Tuesday, June 22, 1999

Girl Scout camp is a day at the beach




BY MOLLY HARPER
The Cincinnati Enquirer

        ERLANGER — Oblivious to the roar of interstate traffic less than 100 yards away, 9-year-olds Sequoya Tolliver and Keisha Conrad are happily digging a moat for the sand castle they're building.

        “I love sand!” Keisha says, tossing a scoop behind her. “This is probably the most fun we've had here so far.”

        And they've only been at the Girl Scout Day Camp for two hours.

        The Licking Valley Girl Scout Program Center will hold two week-long day camps for 150 Covington area Girl Scouts. This is the fifth year Covington Community Center and Licking Valley Girl Scouts have offered the free camp to local girls aged 5 to 12.

        The campers aren't required to be Girl Scouts. But Molly Mulhern, youth development coordinator for the Covington Community Center, said many of them come to camp and want to join troops. This interest has sparked seven new troops in the Covington Independent Schools in the last year.

        Ms. Mulhern said the camp allows the girls to get in touch with nature in a relaxed, rural setting.

        “Lots of these girls don't have the opportunity to get to land as extensive as this,” she said of the 11-acre compound. “Here they get outside in the fresh air and sunshine. Despite being so close to the interstate, it's very peaceful and tranquil for them.”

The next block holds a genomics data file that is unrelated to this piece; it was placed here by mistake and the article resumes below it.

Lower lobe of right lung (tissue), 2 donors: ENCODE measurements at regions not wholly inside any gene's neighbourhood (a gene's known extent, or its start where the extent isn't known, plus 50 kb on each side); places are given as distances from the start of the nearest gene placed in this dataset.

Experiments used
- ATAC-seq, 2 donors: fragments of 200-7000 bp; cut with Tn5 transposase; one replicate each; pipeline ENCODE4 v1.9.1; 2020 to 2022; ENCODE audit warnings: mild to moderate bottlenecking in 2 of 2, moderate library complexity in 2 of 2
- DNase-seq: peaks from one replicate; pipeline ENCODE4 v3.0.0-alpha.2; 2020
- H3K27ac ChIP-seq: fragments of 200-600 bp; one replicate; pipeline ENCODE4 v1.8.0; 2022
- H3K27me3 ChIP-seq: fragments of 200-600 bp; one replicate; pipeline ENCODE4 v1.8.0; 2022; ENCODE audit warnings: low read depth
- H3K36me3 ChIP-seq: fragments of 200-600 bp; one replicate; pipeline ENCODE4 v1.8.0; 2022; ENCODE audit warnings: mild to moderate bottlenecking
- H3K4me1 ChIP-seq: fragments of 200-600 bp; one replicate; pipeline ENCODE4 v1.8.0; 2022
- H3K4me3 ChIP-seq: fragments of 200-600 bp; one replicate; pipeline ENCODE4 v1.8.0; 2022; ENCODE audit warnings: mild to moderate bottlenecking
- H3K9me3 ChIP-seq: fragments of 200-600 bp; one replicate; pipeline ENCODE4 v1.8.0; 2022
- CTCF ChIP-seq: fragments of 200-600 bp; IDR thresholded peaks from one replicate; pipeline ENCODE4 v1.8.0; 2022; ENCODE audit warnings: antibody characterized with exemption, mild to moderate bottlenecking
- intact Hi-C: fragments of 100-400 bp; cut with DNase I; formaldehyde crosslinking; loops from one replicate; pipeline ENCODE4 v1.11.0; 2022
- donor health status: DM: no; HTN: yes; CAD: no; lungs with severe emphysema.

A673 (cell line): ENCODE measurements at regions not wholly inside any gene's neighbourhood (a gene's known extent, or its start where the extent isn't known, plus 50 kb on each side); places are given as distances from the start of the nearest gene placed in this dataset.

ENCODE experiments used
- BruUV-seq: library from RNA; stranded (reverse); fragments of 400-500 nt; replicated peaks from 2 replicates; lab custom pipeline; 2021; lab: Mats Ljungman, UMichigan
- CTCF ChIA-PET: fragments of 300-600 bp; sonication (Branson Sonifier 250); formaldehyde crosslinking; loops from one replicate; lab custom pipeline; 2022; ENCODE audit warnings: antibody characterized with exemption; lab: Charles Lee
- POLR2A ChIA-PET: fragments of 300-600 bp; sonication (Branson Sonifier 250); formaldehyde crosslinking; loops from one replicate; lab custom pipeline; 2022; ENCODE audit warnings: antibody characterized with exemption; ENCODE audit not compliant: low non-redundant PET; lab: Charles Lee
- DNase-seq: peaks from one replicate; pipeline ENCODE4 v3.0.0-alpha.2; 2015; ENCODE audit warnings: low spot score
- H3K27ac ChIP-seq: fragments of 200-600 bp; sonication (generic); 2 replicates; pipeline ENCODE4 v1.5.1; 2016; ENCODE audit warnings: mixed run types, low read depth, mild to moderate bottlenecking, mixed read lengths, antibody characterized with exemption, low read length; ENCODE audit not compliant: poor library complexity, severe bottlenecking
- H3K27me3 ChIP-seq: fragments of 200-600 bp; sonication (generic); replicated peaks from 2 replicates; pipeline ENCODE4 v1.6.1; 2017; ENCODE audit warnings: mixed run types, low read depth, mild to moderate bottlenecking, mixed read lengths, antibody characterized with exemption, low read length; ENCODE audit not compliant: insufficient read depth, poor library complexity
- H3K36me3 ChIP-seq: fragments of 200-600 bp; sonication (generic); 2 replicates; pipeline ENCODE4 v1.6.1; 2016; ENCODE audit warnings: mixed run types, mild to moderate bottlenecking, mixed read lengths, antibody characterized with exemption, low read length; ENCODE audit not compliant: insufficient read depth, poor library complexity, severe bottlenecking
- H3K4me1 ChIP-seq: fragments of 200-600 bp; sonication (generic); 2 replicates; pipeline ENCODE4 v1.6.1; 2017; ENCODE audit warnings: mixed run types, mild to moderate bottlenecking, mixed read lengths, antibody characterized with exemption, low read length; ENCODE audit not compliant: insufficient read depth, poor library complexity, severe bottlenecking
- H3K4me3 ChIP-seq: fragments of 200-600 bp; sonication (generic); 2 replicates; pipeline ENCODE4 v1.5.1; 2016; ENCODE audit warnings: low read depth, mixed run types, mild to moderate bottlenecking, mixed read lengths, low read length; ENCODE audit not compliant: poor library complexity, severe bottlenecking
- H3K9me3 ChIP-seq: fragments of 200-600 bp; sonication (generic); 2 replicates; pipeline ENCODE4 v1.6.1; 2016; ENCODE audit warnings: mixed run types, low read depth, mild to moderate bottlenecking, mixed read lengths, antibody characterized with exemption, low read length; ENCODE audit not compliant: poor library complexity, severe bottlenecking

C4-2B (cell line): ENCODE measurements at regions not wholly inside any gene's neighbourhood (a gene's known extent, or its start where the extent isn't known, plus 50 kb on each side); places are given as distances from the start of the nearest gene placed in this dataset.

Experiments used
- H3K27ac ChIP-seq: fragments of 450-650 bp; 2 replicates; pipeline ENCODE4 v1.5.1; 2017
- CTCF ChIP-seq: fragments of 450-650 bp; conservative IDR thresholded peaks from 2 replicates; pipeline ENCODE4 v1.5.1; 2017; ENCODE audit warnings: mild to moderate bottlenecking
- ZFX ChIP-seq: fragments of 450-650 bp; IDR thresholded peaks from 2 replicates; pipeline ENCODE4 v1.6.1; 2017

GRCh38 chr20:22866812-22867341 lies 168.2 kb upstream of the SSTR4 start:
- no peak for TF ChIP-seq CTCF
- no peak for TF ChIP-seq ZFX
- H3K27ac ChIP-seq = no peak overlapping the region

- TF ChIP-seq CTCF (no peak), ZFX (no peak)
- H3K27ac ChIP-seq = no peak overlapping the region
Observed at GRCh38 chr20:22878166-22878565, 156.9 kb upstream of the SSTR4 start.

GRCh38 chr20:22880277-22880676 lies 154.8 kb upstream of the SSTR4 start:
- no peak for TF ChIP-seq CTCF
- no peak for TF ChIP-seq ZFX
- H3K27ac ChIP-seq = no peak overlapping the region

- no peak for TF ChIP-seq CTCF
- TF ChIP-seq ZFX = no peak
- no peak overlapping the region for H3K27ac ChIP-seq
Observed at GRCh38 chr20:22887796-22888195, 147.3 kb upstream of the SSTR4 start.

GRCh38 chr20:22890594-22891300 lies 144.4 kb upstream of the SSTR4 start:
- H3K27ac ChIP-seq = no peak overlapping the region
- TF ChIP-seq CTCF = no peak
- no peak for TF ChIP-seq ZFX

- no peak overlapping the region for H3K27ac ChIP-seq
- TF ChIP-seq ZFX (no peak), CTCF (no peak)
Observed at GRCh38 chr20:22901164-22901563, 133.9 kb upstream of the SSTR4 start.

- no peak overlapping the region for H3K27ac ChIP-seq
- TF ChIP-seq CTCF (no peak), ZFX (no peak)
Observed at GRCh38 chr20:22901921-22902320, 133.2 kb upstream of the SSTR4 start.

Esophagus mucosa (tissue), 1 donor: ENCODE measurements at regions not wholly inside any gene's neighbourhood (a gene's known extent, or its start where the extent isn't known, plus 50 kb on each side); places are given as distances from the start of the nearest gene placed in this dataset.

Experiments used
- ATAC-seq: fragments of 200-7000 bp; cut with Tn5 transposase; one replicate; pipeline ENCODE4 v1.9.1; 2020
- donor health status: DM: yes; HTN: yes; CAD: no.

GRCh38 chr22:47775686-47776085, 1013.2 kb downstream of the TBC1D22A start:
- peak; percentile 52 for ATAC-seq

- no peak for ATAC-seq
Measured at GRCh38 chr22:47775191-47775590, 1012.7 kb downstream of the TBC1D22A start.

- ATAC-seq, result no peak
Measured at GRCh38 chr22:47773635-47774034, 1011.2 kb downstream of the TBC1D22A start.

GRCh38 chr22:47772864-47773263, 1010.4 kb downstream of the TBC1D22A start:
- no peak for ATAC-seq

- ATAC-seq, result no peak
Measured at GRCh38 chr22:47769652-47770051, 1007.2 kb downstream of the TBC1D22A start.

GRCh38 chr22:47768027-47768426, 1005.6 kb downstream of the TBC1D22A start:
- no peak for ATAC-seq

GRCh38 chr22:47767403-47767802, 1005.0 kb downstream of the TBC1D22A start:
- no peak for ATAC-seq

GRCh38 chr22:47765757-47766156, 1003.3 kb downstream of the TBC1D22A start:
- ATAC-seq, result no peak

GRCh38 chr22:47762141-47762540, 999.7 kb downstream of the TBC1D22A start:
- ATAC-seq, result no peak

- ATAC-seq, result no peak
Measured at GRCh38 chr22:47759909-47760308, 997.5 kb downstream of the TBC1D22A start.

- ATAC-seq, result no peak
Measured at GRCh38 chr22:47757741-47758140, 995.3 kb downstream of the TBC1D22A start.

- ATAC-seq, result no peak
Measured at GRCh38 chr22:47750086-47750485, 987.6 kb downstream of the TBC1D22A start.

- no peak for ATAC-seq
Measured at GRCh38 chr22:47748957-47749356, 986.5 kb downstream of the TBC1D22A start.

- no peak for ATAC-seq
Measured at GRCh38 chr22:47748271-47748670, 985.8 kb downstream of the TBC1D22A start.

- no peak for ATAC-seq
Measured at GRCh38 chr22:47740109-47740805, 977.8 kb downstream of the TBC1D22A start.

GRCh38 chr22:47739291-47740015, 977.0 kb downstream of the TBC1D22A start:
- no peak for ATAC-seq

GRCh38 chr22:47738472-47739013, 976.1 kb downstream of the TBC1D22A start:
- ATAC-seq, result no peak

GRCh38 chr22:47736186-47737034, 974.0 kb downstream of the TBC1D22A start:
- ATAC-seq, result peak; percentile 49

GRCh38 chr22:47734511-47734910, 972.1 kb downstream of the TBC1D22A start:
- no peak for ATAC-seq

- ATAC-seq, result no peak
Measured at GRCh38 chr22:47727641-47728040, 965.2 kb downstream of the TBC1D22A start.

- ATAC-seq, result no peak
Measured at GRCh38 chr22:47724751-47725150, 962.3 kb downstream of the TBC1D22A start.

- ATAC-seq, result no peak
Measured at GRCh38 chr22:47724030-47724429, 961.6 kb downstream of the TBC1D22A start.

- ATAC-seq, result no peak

The theme for the camp is Beach Party, U.S.A. The girls will spend the week learning about marine life and the ocean environment.

        As they sat at a plastic-covered picnic table painting boxes that would be encrusted with sand and seashells, 6-year-old twins Delilah and Lillian Patton agreed that craft time was the best part of the day.

        “We paint these and then we'll put our treasures in them,” Delilah said as Lillian nodded. “We already liked ocean stuff when I came here, so I was happy when I found out the whole week was about beaches.”

        Ms. Mulhern said the girls are learning a lot of facts, but they're also learning less tangible things such as self-esteem, teamwork, leadership and self-expression.

        “We want the girls to be their own people,” she said. “We want them to be proud of who they are and what they do.”

        Serving as role models for the young Scouts are the Leaders in Training, or LITs. These 13- to 17-year-old junior counselors herd the campers from one activity to another, ensuring their safety and inclusion in the group. Program manager Nancy Rogers said this position is an important first step toward leadership for teen-age Girl Scouts.

        “We make sure they know that these little ones look up to them and they need to be good role models,” she said. “It makes them more aware of what they do and say. They try to be on their best behavior.”

        LIT Christal Housely said the idea of the girls imitating her is daunting.

        “It makes me nervous knowing they're watching me and they might act like me,” she said. “But I'm having a lot of fun and the girls behave really well. Eventually I'll get used to them looking up to me.”

        Both Sequoya and Keisha want to come back next year for day camp and think they might even be ready for sleep-away camp. “If I have this much fun here in the day, I want to see what's it like if I stay all night,” Sequoya said.

       



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